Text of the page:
Crying / Being Alone
Categories: Mental Health
I guess this is a follow up to the last post I wrote about “tired” and sleep, and yawning. But this is something a little more intimate: crying.
Just like yawning, from a Somatics point of view, crying is a release of energy. It’s not a disease, or a malfunction; it’s your body working through something, just like anger, or being surprised, or afraid. And, while all of those can be so strong that they become unhealthy, that doesn’t make them inherently bad. Everything in moderation. But we tend to treat crying as a bad thing because along with it comes sadness, and feeling sadness is not pleasant. So when people see someone crying, one of the common responses is to go “ssshhh” or to try to tell them “It’s ok”. Or, further than that, to try to rationalize or even “solve” their problem. To intellectualize and offer facts to get rid of the emotions. But if crying (and the sadness) is your system working through something, or in Somatics terms “releasing energy”, it’s like closing the valve before the tank is empty. In some ways I think we even acknowledge this; we allow grief when a loved one passes away, and when comforting someone who is crying, the one comforting will say “That’s it, let it all out”. Part of us understands that there’s something inside that needs to be let out, but we still limit it to extremes and act like “lesser” events don’t need the same type of release.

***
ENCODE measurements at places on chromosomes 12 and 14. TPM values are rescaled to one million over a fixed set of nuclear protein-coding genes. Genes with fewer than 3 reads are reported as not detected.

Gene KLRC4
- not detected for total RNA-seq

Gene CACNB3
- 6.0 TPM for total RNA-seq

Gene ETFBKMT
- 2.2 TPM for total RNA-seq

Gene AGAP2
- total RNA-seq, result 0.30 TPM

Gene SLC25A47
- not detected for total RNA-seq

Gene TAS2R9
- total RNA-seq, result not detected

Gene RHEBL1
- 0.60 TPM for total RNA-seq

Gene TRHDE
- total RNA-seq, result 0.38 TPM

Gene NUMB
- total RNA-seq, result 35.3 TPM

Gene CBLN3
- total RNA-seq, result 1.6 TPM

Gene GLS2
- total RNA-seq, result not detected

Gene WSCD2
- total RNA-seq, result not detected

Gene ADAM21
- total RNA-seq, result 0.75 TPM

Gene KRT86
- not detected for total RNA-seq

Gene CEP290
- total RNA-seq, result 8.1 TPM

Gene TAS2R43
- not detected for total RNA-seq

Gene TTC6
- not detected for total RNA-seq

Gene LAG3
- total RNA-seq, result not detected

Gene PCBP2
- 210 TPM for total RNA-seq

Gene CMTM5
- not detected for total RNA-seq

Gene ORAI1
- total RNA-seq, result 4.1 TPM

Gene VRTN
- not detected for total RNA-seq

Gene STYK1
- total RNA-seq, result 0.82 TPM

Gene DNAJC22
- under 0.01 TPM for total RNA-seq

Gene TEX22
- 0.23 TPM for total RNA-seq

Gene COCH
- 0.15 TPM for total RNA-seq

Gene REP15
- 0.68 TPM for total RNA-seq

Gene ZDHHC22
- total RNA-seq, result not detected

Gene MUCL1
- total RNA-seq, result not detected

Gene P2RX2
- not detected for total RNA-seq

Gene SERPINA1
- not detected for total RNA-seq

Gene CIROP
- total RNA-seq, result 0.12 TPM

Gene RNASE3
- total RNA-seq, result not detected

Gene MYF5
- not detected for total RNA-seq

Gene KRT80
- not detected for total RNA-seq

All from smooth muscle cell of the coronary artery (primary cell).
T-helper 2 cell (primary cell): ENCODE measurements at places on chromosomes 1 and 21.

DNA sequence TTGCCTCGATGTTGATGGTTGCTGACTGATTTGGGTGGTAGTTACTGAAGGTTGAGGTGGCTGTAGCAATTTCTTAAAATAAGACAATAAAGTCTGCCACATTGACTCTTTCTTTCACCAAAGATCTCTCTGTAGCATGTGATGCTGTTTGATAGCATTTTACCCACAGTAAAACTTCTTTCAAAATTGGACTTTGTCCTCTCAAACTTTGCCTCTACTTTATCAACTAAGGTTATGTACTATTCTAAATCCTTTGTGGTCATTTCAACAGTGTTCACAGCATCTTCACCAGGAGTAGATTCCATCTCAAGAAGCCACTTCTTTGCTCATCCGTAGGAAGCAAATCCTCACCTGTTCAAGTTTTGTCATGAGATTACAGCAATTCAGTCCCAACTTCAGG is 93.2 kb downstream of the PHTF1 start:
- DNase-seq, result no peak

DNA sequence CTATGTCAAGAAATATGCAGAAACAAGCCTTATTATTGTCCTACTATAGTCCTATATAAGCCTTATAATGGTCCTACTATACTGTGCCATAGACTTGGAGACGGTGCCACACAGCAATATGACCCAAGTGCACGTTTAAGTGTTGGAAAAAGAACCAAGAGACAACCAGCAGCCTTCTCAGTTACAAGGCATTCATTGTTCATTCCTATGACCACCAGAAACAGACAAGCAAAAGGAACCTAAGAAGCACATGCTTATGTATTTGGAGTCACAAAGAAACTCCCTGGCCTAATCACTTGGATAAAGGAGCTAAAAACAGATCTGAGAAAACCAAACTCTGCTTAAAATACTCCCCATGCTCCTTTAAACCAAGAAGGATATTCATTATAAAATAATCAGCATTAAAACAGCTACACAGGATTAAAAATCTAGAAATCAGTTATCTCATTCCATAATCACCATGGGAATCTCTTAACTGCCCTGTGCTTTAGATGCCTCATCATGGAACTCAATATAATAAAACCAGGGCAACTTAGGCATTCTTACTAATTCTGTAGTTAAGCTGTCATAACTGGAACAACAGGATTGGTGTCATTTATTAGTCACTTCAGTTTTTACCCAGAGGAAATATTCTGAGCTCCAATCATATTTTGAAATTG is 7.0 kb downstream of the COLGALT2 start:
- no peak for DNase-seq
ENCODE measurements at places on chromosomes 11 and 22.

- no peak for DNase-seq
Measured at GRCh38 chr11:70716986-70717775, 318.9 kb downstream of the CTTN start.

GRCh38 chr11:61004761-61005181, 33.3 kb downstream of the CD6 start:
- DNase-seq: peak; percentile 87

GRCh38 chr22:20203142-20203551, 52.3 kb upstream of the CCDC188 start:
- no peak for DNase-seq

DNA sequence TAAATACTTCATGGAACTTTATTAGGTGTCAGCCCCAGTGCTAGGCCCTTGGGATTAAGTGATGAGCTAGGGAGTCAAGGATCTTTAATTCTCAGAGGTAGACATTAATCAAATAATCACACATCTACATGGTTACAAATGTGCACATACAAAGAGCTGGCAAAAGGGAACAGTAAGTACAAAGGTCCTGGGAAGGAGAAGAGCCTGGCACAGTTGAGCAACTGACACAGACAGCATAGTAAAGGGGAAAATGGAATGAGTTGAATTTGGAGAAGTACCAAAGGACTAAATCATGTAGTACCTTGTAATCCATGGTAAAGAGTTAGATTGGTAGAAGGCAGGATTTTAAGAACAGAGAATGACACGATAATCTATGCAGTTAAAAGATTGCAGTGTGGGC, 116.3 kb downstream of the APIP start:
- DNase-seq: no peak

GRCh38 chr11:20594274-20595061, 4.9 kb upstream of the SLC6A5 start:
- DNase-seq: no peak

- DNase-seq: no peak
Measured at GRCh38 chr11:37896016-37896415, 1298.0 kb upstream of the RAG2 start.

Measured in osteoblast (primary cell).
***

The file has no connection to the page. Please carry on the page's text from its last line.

And that’s why it’s so very important for me to cry. Not all the time of course; it needs to be in a safe place and, preferably, with a person that I feel safe with. But the act of crying, the dealing with that sadness instead of trying to stuff it down, to not feel it because it’s uncomfortable, all it does for me is tell my system that what it is trying to work through is unacceptable. And, like my Pet analogy, that’s not how I believe my relationship with my nervous system should work.
Take tonight, for example. The day was not easy, nor have the last few weeks having been filled with anxiety and depression initiated by certain circumstances. But also for the last few weeks, I mostly haven’t been able to pinpoint why those things continue beyond the circumstances. What I mean to say is, the thoughts and feelings are not preceded by recalling or thinking about those circumstances; they don’t even seem to have an immediately discernible origin.
But back to tonight: I felt something weighing on me, but I didn’t know what. What’s more, I felt like my body wanted to cry. It was not strong and I wasn’t sure if I actually would, it was just a small feeling. I could have easily just dismissed it and gone to bed, but when I stopped and thought “What would my Wise Mind do?” the answer was clear: connect to my body, because that’s what the Wise Mind is.
So I sat on the couch with someone I trust, closed my eyes, and just tried to feel in to the sadness. I started to ask myself internally “What’s wrong?” and see how the sensations in my body changed based on my questions, even if no words came in answer. Then, I started to speak out loud, a monologue, removing any intellectual filter that might be in place between my feelings and my mouth. Because, for me, letting the feelings be felt is one thing, but letting them be said out loud and heard is another form of release. Instead of telling my nervous system not to feel, it’s encouraging it to let it out.